Virtually every other sport that's even vaguely similar (ice AND field hockey, handball, rugby) has implemented a penalty box/"sin bin" system for common fouls. Institute a 5 minute sending-off for common fouls, limit penalties to true denials of goalscoring opportunities and red cards to conduct that would warrant expulsion in other sports, and you've largely solved the problems that led to the perceived need to use VAR to review penalties and cards in the first place.
VAR absolutely has a place in reviewing objective errors-- offsides calls, boundary calls, and of course goal-line calls. For penalties, all you need to do is give the officials (side note: there really should be at least one more referee, as well) the tools to actually officiate.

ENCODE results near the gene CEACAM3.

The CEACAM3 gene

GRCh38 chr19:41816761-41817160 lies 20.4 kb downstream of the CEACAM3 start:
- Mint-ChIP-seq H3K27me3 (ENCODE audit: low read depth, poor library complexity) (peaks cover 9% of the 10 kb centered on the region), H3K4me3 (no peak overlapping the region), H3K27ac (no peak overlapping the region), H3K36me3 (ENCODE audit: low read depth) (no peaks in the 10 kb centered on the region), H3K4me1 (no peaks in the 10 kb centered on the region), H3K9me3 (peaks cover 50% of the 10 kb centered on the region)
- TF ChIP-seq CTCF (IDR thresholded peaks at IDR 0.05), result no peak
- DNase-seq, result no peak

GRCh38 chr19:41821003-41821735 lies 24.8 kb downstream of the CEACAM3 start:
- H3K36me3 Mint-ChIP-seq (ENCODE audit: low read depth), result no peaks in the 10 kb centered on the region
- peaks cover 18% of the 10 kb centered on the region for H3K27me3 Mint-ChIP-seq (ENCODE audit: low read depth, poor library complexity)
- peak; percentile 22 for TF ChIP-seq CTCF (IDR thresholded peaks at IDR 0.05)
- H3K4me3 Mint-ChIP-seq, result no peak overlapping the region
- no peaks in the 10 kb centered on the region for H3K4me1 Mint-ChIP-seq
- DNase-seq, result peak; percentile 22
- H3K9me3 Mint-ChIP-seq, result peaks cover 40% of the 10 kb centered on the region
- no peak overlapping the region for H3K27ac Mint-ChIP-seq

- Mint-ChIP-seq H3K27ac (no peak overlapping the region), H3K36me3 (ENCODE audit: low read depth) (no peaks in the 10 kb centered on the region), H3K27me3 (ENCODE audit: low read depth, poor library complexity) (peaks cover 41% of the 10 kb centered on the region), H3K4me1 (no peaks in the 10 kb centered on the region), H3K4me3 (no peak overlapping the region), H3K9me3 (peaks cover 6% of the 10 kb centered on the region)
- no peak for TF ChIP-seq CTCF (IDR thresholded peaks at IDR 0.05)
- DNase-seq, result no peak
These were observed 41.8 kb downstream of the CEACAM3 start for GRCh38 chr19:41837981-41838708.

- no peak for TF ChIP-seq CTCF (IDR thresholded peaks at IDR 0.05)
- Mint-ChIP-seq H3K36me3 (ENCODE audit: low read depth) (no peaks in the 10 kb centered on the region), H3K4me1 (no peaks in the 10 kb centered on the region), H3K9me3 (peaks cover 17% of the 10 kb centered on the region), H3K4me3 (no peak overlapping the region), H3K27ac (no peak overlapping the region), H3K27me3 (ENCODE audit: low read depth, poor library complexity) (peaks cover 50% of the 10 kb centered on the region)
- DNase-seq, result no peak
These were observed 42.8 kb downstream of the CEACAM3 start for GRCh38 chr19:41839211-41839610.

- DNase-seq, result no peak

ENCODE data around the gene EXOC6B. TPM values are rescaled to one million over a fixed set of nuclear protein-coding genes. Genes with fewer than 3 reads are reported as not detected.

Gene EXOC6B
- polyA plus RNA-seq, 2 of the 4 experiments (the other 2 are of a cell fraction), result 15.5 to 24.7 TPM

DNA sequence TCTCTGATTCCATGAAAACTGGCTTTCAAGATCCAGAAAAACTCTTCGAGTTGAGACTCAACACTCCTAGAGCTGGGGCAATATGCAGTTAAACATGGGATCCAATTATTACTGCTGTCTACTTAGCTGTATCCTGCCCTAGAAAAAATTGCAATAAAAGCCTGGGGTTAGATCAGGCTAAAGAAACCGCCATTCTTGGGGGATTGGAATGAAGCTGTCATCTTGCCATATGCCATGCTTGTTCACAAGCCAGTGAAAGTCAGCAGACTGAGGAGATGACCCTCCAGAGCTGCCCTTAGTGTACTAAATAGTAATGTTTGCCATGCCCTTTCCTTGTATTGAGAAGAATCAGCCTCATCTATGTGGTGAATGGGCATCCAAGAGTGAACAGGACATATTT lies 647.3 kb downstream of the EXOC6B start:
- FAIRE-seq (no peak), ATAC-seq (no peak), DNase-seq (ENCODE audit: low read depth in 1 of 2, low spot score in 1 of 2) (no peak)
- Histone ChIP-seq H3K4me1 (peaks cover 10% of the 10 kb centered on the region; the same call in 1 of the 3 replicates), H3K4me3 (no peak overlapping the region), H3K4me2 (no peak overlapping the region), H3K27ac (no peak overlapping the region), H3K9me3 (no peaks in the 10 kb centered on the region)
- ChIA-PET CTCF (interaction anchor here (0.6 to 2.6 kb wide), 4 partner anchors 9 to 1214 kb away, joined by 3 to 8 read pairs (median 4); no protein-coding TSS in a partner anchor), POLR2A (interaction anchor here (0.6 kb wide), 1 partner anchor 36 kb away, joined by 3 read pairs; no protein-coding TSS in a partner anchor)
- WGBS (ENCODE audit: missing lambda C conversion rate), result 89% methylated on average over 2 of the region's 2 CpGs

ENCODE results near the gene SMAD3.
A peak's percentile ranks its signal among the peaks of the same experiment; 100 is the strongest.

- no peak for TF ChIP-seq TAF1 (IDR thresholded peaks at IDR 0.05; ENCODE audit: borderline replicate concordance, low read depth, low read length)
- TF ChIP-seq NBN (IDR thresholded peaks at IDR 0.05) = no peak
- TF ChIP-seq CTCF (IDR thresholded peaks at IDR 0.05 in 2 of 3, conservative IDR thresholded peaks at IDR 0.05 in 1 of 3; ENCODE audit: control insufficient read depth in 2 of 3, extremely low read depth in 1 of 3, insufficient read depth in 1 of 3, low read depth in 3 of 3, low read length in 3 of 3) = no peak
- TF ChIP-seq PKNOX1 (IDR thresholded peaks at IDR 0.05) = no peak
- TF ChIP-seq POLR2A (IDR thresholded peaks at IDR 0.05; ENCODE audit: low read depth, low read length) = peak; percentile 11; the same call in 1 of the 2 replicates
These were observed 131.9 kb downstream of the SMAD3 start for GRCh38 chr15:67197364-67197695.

Growing up in Boston in the 1930s, '40s, I was not aware of soccer. But in the 1970s, early '80s, I became aware of soccer watching our four children play soccer when they were in grade school. I was forearmed with a couple of newspapers and never paid much attention to how the game was played. Later on I became intrigued with the FIFA scandals, but did not get caught up in the World Cup, until this year. This was because Russia was the host and in addition to Russia meddling in the 2016 election, there were issues of possible corruption in Russia's landing the World Cup 2018. I was surprised by the Russian team's wins and was concerned with possible corruption. So I paid attention to the match of Russia with Croatia and cheered strongly when Croatia won with penalty shots, which I didn't quite understand, until this post, as I was never well versed in the rules of soccer. I've got no solutions but came up with a verse inspired by the defeat of the Russian team, with rhyme but perhaps not much reason.
THE FUSS OF FUSSBALL
It would be quite a feat To switch a soccer defeat With VAR magical feet Into a World Cup fete.
By the way, on Monday I saw the PBS American Masters TV show on Ted Williams which reminded me of what I enjoyed in my early days growing up in Boston.